Imagine a young boy in his yard, a football at his feet but only his mind to simulate opponents and the cauldron atmosphere of a packed stadium. He takes a first touch, looking up to survey the landscape before him, bursting forward into stride as his foot contacts the ball once more. The youth weaves left past an imaginary defender, performing a series of step-overs before surging beyond a giant oak tree. With just a fictitious goalkeeper to beat, he cocks back his right foot and unleashes a screamer that takes a piece out of the siding of his parents’ house.
As he wheels away in celebration, there’s only one thing in his mind. The boy’s searing strike has sealed the World Cup for his nation, hoisting the glimmering Jules Rimet trophy high into the sky the final step in claiming glory. But despite the adrenaline he feels, the boy snaps back into reality for just a moment. He finds himself alone with the sun and the grass, accompanied by nothing but a dream shared by millions the world over of his age. Anybody who has ever aspired to be a footballer likely found themselves in a similar scene. Perhaps it took place in a narrow urban street or in a field high in the mountains instead – but the colorful fantasy was the same.
Winning the World Cup is the greatest honor a footballer can acheive, an emotional moment that a league title or Champions League crown can’t replicate. Relatively few have ever known just what that moment feels like down the years – and because of the nature of international football, not all who have were the elite, cemented in the memories of onlookers. The role-player holds a unique place in the history of World Cup champions, even if these types become somewhat buried in the records as the sands of time shift.
Following are the top 15 forgotten World Cup winners, those who helped carry along their nation to the ultimate prize in the beautiful game – but have been overshadowed by others for one reason or another.
15. Paul Steiner
It’s fair to say that somewhere around his 30th birthday, Paul Steiner likely lost hope that he would ever represent his country. The central defender had spent the majority of his career plugging away with Cologne, where he was an instrumental part of a squad that was among the best in the Bundesliga in the mid-1980s. In 1990, his chance finally came. Steiner made his debut for West Germany in a May friendly against Italy, and was subsequently chosen by Franz Beckenbauer for the World Cup squad, despite expectations that he would be omitted. The then 33-year-old didn’t make a single appearance at the tournament as West Germany emerged victorious. He would never be called up again, retiring from football altogether just a year later to take up a scouting role.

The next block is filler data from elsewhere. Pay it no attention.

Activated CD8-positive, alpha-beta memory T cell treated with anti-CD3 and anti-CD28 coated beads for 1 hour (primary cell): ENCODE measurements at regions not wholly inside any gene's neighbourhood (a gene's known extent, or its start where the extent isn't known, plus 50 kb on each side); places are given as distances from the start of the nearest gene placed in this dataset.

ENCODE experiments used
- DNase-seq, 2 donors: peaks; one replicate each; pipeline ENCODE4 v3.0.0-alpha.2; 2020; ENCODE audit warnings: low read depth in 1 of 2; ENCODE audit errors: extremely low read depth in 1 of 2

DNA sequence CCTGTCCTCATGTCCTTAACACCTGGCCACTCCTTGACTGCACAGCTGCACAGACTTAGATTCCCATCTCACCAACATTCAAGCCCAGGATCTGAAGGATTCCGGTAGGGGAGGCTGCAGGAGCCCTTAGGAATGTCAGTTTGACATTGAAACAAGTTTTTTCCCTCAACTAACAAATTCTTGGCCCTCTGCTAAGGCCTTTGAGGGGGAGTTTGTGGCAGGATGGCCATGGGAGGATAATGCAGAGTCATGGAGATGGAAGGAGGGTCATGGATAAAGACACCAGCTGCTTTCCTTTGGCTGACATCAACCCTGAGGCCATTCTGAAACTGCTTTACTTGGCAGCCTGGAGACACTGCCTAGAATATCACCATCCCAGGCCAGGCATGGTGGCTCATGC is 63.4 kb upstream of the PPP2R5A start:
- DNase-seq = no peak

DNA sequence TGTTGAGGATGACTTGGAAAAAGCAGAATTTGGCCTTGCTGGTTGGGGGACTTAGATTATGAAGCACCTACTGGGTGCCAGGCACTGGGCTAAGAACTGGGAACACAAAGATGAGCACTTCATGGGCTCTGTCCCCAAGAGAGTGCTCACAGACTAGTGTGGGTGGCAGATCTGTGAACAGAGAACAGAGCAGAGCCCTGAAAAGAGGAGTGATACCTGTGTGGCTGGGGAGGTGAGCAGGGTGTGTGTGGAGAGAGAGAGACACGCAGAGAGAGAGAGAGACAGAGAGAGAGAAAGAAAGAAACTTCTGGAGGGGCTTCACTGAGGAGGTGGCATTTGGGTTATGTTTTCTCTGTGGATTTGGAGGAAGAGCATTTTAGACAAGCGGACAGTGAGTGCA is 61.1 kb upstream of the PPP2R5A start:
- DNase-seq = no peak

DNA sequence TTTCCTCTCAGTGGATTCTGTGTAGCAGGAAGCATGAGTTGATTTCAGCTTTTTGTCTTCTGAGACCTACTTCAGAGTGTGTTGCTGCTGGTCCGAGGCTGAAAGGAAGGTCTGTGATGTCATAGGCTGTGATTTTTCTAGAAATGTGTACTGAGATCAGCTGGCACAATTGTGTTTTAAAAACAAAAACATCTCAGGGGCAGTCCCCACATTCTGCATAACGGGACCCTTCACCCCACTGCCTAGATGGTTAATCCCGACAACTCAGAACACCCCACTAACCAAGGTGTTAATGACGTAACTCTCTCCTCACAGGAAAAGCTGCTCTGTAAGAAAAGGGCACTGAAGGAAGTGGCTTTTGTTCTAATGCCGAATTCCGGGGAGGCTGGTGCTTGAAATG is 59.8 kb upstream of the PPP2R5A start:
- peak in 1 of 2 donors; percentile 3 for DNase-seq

14. Stephane Guivarc’h
For a striker, Stephane Guivarc’h was born with quite a title – his surname translates to “swift stallion” in the regional tongue of his native Brittany. France boss Aime Jacquet certainly saw him in such a positive light in 1998, selecting Guivarc’h to lead the line for Les Bleus in the World Cup on home soil. Guivarc’h was coming off a domestic season in which he had finished top scorer in Ligue 1 with 21 goals for Auxerre. But instead of lighting up the World Cup, the Breton hit man failed to hit the back of the net even once in 275 minutes of action. It didn’t stop France from winning the tournament. Guivarc’h spent a few disappointing months at Newcastle following the tournament before being shipped off to Scotland with Rangers. In 2009 he was named as the worst striker ever to play in the Premier League by the Daily Mail – to which Guivarc’h responded by calling the famous publication “truly a crap newspaper” as he highlighted England’s lack of success on the international stage.
13. Ron-Robert Zieler
Perhaps it’s unfair to Ron-Robert Zieler to place him here. After all, he was crowned a World Cup champion just eight months ago, turned 26 only last month and is one of the top emerging goalkeepers in Europe. Yet, he wasn’t exactly a protagonist in Germany’s victorious run in Brazil, sitting behind both Manuel Neuer and Roman Weidenfeller on the depth chart. With Neuer just 28 for himself, Zieler faces an uphill battle in his career to get consistent minutes for Die Mannschaft – though don’t count him out entirely. The Cologne native rose from the ashes of his short-lived senior tenure at Manchester United – having come up through the youth ranks – to rebuild his reputation in Germany with Hannover.
12. Lionel Charbonnier
Fabien Barthez was the type of player that captured the gaze of those who watched him, and Lionel Charbonnier spent plenty of time observing his fellow Frenchman at the 1998 World Cup. Yet another Auxerre man who would not find fertile ground in his homeland on the international stage that year, Charbonnier’s time with Les Bleus was limited almost strictly to the tournament. His only France appearance came in a June 1997 friendly against Italy at the Parc des Princes, in which he conceded twice. One year later Charbonnier spent the entirety of the World Cup on the bench, lifting the Jules Rimet and fading off into the distance. Charbonnier’s club career would continue at a snail’s pace from there on out with Glasgow Rangers, coming to an end in 2001 in Switzerland with FC Sion.